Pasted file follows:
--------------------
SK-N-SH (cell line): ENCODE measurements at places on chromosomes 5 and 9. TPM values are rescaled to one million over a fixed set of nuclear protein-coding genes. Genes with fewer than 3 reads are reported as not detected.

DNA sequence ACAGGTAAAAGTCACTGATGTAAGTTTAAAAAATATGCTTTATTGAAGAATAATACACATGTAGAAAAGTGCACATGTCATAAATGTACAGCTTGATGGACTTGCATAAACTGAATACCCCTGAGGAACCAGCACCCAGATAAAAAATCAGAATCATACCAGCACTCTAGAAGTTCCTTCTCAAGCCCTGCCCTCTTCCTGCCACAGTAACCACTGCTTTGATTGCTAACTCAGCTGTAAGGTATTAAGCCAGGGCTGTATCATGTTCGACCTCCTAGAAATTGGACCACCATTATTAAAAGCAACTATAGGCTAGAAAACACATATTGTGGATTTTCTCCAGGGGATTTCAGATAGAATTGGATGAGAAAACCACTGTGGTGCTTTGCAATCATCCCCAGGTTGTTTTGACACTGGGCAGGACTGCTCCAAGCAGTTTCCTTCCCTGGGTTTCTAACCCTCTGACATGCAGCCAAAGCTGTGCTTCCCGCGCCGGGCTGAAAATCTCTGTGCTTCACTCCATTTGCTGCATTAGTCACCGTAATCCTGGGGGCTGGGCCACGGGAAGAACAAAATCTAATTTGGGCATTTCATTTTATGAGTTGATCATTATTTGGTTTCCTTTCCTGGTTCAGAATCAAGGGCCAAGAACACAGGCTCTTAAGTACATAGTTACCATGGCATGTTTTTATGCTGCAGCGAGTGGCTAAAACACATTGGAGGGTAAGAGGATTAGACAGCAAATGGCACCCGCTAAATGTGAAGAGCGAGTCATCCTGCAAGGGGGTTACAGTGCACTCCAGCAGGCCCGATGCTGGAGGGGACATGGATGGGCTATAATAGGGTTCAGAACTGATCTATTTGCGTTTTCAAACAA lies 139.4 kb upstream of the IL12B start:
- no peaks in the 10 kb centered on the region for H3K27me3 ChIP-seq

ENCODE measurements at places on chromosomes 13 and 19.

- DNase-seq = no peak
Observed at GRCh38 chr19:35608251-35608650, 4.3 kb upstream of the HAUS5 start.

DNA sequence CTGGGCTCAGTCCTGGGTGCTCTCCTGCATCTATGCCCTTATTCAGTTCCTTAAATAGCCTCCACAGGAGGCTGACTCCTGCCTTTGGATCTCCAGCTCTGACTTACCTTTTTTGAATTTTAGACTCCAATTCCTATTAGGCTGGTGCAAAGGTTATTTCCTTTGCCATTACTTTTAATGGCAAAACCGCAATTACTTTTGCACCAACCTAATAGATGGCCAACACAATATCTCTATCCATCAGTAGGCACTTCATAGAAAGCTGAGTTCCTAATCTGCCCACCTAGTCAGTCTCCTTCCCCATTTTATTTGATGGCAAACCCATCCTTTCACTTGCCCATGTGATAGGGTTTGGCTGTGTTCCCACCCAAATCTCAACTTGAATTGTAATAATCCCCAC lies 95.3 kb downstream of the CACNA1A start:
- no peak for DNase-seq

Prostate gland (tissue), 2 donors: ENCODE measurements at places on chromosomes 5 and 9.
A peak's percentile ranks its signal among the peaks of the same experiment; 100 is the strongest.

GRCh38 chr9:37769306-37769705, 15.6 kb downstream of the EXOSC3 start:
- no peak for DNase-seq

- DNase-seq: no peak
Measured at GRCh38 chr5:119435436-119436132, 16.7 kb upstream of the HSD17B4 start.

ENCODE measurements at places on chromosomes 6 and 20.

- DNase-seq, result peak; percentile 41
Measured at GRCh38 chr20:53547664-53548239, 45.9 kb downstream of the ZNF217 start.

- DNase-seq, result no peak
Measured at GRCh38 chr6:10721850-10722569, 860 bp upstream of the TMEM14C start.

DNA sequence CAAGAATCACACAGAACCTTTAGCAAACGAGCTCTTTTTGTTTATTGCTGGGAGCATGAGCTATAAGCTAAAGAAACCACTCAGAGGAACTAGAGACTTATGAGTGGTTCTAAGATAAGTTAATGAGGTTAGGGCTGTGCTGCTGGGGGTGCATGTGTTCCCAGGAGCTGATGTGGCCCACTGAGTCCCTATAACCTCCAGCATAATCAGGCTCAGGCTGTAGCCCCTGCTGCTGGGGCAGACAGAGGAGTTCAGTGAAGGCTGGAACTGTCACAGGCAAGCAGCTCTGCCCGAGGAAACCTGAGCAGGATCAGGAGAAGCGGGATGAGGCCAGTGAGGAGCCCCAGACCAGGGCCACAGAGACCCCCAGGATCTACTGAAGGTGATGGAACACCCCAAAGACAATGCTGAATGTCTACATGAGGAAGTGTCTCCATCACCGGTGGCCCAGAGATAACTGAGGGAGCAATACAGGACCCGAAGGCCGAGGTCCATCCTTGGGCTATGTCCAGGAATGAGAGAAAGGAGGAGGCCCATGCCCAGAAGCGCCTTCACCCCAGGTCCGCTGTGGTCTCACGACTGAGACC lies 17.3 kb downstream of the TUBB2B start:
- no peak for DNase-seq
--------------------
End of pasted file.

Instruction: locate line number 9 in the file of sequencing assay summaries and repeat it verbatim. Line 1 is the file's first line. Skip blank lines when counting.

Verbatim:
Prostate gland (tissue), 2 donors: ENCODE measurements at places on chromosomes 5 and 9.